Friday, April 28, 2017

Food Friday: Breaking Bread at Tawla, San Francisco's newest Eastern Mediterranean Gem

Tawla 206 Valencia Street 

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Mediterranean is quite possibly one of my favorite cuisines. In fact, there was a point a little while back where I'd visit the same Mediterranean restaurant every Friday night. (La Med, in case anyone is wondering and my standard order is the chicken kebab plate with lentil soup, lol.) That being said, I was excited to be introduced to a new Eastern-Mediterranean spot in the city. Somewhere new to spice things up! Cue the mission's latest gem, Tawla. When people think of Mediterranean, oftentimes they're used to "street food" items like shwarmas, pitas and kebabs, which isn't a bad thing - because all of those things are delicious, in my opinion. That being said, there's a whole other layer of deliciousness that has yet to be tapped: food made at home that you just can't get anywhere else. That's where Tawla comes in. Tawla's founder, Azhar Hashem, wanted to fill a void in the San Francisco food scene by showcasing the comfort food of the Levant and Mediterranean regions. When I thought about this, I realized, I didn't know what home-style, Levant-region food actually was. Thankfully, that would change that evening, as I got a crash course in Levant-style cuisine thanks to Azhar and the Tawla team, who graciously welcomed us into their "home." So, what did I learn? Read more after the jump.

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The concept behind Tawla comes from it's English translation "table." Appropriately enough, Tawla is all about breaking bread and enjoying the comfort of the community and conversation that comes from the togetherness of the table. When a restaurant stems from this idea of togetherness, you know the food is likely filled with the same passion (aka it's probably really damn good). And you know what? It is.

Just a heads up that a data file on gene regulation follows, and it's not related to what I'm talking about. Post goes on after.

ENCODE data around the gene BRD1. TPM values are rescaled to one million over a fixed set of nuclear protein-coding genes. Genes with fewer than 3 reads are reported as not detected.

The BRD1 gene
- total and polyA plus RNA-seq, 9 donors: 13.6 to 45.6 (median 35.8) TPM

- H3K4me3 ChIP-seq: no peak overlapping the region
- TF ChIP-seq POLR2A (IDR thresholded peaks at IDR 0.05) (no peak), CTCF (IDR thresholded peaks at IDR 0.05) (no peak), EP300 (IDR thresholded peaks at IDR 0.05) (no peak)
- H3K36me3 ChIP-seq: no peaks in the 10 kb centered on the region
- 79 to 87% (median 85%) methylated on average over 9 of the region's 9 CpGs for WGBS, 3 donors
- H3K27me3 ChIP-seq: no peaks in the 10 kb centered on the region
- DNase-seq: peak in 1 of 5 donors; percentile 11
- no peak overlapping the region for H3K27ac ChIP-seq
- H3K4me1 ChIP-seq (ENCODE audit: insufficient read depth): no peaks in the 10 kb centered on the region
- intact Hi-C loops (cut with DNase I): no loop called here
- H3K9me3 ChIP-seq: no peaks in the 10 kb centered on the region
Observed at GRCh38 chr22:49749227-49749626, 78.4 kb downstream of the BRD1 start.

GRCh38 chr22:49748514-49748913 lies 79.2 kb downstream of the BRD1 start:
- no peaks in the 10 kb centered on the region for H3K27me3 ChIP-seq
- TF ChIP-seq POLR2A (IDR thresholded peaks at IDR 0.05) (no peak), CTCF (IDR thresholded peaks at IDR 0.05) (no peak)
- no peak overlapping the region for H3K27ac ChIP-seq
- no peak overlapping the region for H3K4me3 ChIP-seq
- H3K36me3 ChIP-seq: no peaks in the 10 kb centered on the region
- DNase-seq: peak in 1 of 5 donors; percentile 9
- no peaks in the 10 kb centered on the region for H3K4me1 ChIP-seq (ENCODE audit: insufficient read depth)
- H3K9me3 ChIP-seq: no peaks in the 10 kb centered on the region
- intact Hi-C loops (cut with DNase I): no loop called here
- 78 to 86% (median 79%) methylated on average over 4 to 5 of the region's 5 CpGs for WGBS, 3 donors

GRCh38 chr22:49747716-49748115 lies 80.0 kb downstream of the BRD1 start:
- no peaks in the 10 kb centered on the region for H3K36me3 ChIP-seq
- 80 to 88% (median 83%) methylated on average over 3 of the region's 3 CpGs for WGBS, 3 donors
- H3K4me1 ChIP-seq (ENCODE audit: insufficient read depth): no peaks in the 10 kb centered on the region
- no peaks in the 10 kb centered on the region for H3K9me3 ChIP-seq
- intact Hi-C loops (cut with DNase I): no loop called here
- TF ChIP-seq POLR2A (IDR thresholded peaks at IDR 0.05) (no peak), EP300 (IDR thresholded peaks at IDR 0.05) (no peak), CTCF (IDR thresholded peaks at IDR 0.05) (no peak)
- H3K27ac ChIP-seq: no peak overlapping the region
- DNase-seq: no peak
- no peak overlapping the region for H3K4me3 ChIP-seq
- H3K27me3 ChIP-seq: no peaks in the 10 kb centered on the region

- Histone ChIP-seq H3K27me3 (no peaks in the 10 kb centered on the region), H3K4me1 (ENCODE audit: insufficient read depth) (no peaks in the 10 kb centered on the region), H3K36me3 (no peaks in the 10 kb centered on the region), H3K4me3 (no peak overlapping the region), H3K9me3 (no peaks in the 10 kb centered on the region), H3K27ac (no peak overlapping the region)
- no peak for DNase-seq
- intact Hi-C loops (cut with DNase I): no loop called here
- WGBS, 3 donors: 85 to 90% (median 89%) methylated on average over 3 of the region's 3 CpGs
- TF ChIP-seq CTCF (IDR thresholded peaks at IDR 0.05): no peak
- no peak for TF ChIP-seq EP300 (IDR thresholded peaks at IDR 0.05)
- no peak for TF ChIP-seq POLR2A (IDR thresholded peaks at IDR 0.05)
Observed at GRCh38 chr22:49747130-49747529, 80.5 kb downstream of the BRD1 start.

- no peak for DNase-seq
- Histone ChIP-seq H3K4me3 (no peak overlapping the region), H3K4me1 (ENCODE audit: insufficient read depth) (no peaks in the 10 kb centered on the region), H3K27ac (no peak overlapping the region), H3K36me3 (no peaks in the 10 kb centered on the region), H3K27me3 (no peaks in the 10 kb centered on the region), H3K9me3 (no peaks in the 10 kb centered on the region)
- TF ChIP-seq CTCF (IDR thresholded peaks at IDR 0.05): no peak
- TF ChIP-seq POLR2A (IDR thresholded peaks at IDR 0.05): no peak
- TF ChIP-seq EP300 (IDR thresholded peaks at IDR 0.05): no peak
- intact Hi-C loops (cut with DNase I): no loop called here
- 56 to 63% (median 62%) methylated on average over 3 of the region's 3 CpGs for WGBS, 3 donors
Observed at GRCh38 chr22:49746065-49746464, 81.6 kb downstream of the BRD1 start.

So, let's start from the top. Upon arrival, I was welcomed to the back patio for pre-dinner drinks and appetizers. Yes, you read that right - the back patio. (If you live in SF, then you know that the patio and rooftop space is a hot commodity in the restaurant world.) It was a pleasant surprise, and I've already spread the news to anyone who will listen about it being a perfect place for drinks on a warm day after work (so don't be surprised if you go and it's already filled with bodies - oops!). It took every fiber of my being to not overdo it during cocktail hour. With all of the appetizers that were being passed my way, I really had to ask myself if having thirds would spoil my appetite. Truth is, it took Azhar's excitement over how much food we had in store for dinner to snap me back into the reality that going for fourths was probably overdoing it. Favorites from the appetizer menu included the house pita rusks with beet muhammara and labneh bi za'atar, as well as the fried baby lavas with almond skordalia. Lava beans are only in season for about three to four weeks, so it was a real treat to indulge in something so delicious.

When it came time for dinner, I learned right away that the tawla breads were the real stars of the show. I'm already a big fan of bread, so having warm, house-made, melt in your mouth bread that goes with every main dish made dinner even more enjoyable. Quite possibly the most surprising dish of the night was the Gavros Marinatos, also known as anchovies. I am not typically a fan of anchovies, and, to be honest, once I heard that the dish being passed around was anchovies, I decided to only grab a tiny little scoop. But, as soon as I took a bite, I quickly regret my decision to skimp on the serving, because by the time I realized how delicious the dish was, it was already being scooped up by everyone else. Lesson learned (or rather reiterated): don't judge a book by its cover. Other standouts from the mains included the antique beef hanger steak, which was tender and full of flavor, as well as the salt spring mussels.

Dining at Tawla was a truly wonderful experience. I enjoyed the warm and inviting staff and space and can't wait until my next visit. 
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